JONATHAN REINER, CNN MEDICAL ANALYST: Well, the health of the of the public, which apparently is not much of a concern for the President and his team. Kate, would you have a get together in your home if you knew that at least some of the people coming to your home would get sick or maybe die because they're coming to your home or that others ...

BOLDUAN: Of course not, right?

REINER: ... right, or that others who came to your house will get so drunk that they would get into accidents and hurt people who weren't even in your house. That's what happens when you have a mass gathering during a pandemic and that is what all of these events that the President goes to where they promote these large numbers of attendees, that's what this does.

It's a danger to the people that support him and it's a danger to his staff. On the rock behind him, on the mountain behind is Thomas Jefferson. And Jefferson said, we act not for ourselves, but for all humankind. What we're seeing here from the President of the United States is a selfish act. An act of self-promotion, which puts the health of his staff members and the people who support him at risk, it's really unjustifiable. BOLDUAN: Dr. Schaffner, the Attorney General of South Dakota today

downplayed the concerns surrounding holding this event. Let me play this.



JASON RAVNSBORG, ATTORNEY GENERAL, SOUTH DAKOTA: I think that we have done a number of things to mitigate the spread of the COVID. As you probably know, our state has not mandated these various policies that other states have and I think we're very proud of that and our numbers have remained low.


BOLDUAN: He says they've done things to mitigate the spread of COVID. But how does not requiring masks and having no social distancing plan help mitigate the spread of COVID?

DR. WILLIAM SCHAFFNER, PROFESSOR, INFECTIOUS DISEASE DIVISION, VANDERBILT UNIVERSITY MEDICAL CENTER: Kate, that won't work. Let's look at it, large gathering, very few people wearing masks, no social distancing. This is not a political statement, three strikes and you're out.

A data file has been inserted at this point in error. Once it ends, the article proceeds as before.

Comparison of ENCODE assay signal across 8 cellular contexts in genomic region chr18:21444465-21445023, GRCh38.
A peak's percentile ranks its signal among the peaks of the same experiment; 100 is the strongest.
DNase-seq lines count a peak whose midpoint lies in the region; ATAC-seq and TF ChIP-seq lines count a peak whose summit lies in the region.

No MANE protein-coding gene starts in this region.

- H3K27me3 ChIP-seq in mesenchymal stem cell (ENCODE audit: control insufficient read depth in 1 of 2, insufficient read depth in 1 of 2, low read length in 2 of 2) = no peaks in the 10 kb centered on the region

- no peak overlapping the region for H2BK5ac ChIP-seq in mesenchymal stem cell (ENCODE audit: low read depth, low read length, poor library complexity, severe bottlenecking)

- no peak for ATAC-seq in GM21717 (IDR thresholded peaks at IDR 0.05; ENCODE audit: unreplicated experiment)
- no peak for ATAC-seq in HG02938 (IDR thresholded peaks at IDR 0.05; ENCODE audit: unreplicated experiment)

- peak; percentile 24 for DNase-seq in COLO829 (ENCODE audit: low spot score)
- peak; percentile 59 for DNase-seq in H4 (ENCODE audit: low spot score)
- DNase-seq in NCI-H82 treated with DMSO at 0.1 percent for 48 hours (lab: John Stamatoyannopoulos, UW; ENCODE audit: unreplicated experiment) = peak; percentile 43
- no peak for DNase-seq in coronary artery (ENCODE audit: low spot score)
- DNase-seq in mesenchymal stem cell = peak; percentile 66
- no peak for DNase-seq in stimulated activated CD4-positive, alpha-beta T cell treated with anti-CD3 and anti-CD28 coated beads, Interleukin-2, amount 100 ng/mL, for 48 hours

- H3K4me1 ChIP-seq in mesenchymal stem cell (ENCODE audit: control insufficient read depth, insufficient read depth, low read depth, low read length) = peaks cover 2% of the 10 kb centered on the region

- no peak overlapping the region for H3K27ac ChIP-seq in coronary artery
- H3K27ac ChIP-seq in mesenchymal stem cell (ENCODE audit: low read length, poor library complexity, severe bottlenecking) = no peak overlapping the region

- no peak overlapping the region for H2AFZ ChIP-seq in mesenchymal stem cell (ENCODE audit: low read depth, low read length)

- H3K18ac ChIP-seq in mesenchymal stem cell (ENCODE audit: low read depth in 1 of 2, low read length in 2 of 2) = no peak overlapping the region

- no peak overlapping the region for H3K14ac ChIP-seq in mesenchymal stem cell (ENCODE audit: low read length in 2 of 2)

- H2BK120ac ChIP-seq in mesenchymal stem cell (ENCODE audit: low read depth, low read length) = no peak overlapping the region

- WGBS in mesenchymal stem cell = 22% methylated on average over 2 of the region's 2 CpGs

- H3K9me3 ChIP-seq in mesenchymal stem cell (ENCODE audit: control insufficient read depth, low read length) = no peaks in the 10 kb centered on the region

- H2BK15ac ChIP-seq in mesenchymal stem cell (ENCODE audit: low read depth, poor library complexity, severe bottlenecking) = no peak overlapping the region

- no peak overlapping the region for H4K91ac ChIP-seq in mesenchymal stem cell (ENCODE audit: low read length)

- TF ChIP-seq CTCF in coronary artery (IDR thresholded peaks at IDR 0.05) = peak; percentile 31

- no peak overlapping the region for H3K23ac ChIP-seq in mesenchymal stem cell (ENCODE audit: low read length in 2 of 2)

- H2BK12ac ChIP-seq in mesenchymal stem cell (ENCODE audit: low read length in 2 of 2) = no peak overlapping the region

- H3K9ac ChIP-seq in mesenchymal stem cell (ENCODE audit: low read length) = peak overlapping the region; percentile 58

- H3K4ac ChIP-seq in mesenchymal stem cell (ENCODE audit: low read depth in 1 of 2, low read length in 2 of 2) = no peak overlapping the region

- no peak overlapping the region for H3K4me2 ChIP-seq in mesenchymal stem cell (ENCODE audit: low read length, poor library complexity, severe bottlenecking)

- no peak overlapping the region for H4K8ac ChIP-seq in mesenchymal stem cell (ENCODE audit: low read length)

To mix metaphors, this professor will mark that answer on the quiz incorrect. For sure, just statistically, COVID will attend this event tonight. It's a stealth virus. It will be there. There will be some spread and those people will take it home to others and accelerate the spread further. This is the most unwise thing to do.

BOLDUAN: That's truly unsettling, but I think that's an important way of putting it. Statistically, coronavirus is going to attend tonight. People need to think of it that way. That is really scary and that's not a guess. That's data, statistics, science, as both of you know very well.

Speaking of, Dr. Reiner, let me play for you how the Surgeon General of the United States answered a simple question about this event. One that Dr. Schaffner just answered very clearly. Would you advise someone to attend a large gathering, yes or no, he was asked. Listen.


DR. JEROME ADAMS, U.S. SURGEON GENERAL: It's not a yes or no. Every single person has to make up their own mind. There are going to be people going to beaches, going to barbecues, going to different environments and they have to look at their individual risk. As you mentioned, CDC says larger gatherings are a higher risk. You have to take that into account.


BOLDUAN: Dr. Reiner, is it about individual risk assessment anymore with this virus? Is the Surgeon General doing anything other than creating more confusion?

REINER: All right. So let me answer that question, if the question is should anyone in this country be attending a mass gathering, the answer is simple, no, period. Look, this Surgeon General has gotten some very big things very wrong. On February 29th, he tweeted, seriously, people stopped buying masks. Masks will not prevent you from getting this virus.

How do you get something that big, that wrong and still hold your job? Look, when I listen to the voices of the task force, I'm listening for people who are telling me it's straight up and I listened to Tony Fauci, who tells it to a straight up which is maybe why the White House prevents him from speaking to the press and speaking to the country.